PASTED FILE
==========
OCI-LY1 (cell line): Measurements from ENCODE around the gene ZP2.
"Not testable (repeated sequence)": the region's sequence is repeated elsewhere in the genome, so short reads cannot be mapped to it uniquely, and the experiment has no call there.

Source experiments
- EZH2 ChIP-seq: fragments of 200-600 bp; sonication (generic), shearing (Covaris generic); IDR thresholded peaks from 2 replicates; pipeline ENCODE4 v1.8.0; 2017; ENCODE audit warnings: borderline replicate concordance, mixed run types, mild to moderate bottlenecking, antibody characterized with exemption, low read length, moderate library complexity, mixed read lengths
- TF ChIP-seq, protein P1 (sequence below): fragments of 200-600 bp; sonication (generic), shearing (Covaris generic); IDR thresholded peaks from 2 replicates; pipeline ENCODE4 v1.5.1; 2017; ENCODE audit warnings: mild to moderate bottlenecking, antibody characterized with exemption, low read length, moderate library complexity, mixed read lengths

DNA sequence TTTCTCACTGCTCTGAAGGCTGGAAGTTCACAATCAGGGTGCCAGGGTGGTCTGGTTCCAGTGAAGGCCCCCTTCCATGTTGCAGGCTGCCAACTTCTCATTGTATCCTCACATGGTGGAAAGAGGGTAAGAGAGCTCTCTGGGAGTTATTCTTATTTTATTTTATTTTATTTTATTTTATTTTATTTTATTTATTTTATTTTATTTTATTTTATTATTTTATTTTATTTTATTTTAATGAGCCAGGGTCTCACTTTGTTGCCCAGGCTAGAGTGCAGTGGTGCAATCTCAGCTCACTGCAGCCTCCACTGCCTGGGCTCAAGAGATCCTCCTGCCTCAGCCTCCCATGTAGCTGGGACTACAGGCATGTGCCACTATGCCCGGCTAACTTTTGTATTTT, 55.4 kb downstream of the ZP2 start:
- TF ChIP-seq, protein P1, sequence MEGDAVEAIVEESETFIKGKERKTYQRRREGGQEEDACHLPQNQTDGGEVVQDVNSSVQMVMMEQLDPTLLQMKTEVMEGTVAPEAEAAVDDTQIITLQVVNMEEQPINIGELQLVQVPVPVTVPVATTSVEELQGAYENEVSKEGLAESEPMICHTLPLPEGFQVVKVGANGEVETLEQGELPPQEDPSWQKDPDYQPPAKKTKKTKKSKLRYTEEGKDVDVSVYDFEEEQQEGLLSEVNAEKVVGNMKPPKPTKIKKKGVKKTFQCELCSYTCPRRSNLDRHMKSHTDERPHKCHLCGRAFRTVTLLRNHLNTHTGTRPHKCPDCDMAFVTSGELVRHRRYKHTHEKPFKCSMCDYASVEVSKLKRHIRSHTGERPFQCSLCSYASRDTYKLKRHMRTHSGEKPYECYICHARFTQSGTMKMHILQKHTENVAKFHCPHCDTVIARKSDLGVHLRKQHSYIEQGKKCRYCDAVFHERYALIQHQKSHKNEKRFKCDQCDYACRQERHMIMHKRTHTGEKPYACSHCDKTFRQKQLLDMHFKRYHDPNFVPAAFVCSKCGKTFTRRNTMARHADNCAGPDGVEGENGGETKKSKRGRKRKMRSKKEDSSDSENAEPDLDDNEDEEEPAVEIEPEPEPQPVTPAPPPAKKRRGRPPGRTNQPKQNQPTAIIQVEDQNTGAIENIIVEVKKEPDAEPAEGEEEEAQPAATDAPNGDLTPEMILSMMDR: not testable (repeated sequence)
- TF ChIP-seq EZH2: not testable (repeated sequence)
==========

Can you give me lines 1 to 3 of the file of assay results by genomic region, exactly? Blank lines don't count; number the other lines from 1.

OCI-LY1 (cell line): Measurements from ENCODE around the gene ZP2.
"Not testable (repeated sequence)": the region's sequence is repeated elsewhere in the genome, so short reads cannot be mapped to it uniquely, and the experiment has no call there.

Source experiments